role, this time playing John Forbes Nash
Jr. in A Beautiful Mind, a stranger-than-fiction story of a
real-life Princeton mathematician and delusional schizophrenic who wins
the Nobel Prize in economics. (Crowe went so far as to grow his
fingernails so his fingers would feel more elongated and tapered, like
Nash's, even though it wouldn't be noticeable on camera.)
"He's highly intelligent and he has
this self-confidence that you could define as arrogance," said Ron
Howard, who directed A Beautiful Mind. To which Crowe has rebutted
"I'm not arrogant. I'm focused."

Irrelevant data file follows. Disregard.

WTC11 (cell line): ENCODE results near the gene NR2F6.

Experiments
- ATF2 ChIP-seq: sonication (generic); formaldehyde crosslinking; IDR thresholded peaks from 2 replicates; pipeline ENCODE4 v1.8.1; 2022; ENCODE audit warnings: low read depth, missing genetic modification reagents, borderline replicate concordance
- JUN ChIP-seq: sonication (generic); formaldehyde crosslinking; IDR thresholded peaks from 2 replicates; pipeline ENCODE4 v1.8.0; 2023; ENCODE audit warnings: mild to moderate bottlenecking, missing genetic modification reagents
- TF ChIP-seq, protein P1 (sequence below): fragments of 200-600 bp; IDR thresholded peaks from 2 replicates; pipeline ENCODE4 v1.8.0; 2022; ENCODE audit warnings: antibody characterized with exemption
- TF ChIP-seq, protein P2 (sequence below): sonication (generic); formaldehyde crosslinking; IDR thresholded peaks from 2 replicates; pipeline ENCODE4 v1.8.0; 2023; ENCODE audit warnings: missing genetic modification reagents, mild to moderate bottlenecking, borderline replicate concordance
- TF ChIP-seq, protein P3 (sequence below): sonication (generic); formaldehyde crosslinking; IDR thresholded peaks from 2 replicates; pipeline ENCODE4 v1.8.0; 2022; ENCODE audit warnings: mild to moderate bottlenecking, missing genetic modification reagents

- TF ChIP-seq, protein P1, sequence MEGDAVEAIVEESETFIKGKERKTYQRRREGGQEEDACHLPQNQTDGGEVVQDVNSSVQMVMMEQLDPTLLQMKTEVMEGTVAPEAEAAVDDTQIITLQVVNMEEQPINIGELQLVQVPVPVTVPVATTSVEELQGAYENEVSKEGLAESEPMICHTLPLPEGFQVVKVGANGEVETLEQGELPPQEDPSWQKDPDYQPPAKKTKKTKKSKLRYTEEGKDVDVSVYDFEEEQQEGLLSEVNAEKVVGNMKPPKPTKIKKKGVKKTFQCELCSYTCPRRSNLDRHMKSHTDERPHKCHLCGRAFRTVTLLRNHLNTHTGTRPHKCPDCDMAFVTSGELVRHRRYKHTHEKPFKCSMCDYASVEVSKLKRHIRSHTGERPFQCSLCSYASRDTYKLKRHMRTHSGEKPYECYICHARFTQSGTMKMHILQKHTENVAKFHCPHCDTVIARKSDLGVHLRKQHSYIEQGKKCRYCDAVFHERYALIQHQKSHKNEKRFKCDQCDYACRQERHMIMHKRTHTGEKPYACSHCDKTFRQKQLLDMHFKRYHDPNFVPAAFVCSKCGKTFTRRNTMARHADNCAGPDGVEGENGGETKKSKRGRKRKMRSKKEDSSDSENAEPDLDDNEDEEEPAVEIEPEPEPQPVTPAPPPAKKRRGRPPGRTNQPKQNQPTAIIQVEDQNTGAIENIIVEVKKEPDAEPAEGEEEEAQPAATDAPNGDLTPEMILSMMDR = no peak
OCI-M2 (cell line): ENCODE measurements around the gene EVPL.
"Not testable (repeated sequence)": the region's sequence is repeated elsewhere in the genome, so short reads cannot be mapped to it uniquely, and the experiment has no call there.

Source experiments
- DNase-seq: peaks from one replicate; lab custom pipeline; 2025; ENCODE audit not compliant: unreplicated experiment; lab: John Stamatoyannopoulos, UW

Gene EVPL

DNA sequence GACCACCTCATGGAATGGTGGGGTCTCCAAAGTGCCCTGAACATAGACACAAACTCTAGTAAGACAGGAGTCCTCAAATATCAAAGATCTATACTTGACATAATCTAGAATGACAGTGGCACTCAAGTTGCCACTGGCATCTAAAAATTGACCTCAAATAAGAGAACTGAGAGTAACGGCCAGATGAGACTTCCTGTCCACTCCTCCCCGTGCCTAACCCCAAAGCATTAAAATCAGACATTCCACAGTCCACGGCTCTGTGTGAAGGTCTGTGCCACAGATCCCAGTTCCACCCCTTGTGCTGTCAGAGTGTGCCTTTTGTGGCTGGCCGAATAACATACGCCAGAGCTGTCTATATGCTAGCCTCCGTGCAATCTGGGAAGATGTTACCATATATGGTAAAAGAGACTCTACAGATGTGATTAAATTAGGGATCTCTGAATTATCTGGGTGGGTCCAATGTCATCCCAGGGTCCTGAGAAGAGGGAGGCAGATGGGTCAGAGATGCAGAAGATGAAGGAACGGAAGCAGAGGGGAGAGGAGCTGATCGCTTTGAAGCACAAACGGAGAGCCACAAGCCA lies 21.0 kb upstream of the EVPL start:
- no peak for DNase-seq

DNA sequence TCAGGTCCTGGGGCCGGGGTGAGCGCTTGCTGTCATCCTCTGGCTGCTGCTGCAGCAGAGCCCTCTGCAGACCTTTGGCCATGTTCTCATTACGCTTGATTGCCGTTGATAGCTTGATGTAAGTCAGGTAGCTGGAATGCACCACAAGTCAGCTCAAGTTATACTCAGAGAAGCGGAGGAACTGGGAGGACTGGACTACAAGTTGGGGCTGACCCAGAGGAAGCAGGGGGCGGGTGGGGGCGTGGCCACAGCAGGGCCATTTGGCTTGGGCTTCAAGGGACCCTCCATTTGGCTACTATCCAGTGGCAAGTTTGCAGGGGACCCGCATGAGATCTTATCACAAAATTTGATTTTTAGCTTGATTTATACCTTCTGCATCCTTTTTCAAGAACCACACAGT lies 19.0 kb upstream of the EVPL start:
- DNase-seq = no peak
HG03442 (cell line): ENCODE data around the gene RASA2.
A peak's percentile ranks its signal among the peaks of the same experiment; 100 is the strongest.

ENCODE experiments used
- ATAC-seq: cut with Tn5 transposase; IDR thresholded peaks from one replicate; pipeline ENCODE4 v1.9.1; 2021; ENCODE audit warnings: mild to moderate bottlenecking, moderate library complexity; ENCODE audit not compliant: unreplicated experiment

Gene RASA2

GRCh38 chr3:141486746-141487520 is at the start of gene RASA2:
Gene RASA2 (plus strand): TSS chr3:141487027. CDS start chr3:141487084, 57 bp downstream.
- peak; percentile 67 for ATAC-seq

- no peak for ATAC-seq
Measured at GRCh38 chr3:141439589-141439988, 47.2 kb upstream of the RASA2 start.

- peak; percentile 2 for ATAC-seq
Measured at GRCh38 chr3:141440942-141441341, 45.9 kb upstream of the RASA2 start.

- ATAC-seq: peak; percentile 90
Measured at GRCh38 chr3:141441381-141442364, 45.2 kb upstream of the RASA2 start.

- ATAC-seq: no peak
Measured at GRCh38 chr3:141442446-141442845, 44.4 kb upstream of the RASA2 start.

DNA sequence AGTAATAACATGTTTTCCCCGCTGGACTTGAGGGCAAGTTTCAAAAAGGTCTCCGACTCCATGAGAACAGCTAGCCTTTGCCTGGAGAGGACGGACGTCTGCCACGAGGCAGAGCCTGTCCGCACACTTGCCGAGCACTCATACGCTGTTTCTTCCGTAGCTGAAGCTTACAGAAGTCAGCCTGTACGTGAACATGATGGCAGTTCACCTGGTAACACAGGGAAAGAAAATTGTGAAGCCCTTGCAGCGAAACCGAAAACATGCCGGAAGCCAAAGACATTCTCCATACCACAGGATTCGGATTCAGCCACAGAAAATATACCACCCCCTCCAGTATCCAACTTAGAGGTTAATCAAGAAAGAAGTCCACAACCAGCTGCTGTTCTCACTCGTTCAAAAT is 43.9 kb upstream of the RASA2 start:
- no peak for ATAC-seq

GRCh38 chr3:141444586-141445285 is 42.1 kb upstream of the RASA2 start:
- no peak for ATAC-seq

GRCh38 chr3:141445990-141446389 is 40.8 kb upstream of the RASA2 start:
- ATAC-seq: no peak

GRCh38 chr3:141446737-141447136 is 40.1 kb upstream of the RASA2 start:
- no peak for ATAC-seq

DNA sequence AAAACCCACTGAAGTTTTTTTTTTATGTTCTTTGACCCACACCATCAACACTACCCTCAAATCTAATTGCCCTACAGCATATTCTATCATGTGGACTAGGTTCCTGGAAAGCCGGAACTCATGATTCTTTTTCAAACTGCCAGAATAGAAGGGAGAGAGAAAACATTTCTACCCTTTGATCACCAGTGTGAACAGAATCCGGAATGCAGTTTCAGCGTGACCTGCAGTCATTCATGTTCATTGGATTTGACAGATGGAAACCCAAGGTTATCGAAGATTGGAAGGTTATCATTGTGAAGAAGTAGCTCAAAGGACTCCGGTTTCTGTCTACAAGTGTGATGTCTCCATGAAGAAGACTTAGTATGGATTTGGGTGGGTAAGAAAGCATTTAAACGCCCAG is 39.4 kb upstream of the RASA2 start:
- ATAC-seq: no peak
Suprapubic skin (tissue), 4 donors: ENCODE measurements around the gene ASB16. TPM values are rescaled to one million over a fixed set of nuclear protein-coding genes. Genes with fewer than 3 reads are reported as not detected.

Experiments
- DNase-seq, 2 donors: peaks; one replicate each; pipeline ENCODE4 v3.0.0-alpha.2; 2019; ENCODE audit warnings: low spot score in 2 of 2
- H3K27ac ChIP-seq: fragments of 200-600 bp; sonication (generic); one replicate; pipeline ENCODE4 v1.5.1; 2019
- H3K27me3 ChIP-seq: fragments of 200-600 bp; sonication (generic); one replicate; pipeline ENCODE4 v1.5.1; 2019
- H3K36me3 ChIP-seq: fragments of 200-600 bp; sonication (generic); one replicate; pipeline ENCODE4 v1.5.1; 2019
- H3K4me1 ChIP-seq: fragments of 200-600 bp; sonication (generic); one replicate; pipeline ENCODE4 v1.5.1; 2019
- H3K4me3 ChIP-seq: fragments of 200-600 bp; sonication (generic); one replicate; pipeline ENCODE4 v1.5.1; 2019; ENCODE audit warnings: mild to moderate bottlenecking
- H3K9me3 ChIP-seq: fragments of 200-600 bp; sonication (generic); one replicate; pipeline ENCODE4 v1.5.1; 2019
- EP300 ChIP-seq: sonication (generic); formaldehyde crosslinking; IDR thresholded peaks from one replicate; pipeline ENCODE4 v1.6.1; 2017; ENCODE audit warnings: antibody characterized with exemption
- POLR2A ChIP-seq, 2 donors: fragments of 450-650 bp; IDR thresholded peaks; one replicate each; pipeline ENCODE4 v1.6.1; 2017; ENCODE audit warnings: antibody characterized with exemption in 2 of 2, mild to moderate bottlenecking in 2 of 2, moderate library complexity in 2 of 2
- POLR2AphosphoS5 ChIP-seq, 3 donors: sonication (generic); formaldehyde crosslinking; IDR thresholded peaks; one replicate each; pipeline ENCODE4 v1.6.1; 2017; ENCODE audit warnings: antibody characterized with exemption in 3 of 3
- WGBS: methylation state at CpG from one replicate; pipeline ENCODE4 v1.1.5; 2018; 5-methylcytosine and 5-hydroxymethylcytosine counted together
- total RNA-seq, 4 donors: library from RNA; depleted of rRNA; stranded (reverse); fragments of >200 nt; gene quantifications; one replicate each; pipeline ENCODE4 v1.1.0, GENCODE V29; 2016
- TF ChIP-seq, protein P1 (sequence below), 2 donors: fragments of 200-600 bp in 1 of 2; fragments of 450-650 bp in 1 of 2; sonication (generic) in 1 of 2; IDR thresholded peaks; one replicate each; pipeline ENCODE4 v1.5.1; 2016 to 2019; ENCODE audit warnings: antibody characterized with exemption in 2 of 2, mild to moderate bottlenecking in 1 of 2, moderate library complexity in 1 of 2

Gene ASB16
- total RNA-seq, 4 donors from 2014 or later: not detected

So while he has earned the respect of his directors, it is a begrudging
respect. If Crowe is churlish toward the
press (he was quoted in Australia's The Age as saying, "This
whole concept that because you're famous you're public property -- who the
f--- thought that one up?"), he's downright hostile toward those
"You don't have to like an actor to do
a scene with him. You don't have to like a director," Crowe told
And apparently, the feeling is mutual.
Geoffrey Wright, who directed Romper Stomper, has called Crowe
"the rudest actor I've ever met. He's also the most committed. So if
he wants to abuse me and then give me the most sensational take of all
time, I don't care."
It's a sentiment often repeated: by Hanson
("Russell was relentless in his pursuit of the essence of the
character. If that made him a pain in the ass sometimes, you live with it");
and by Raimi ("The problem with working with Russell is that he
always has a good idea. And he has no tact").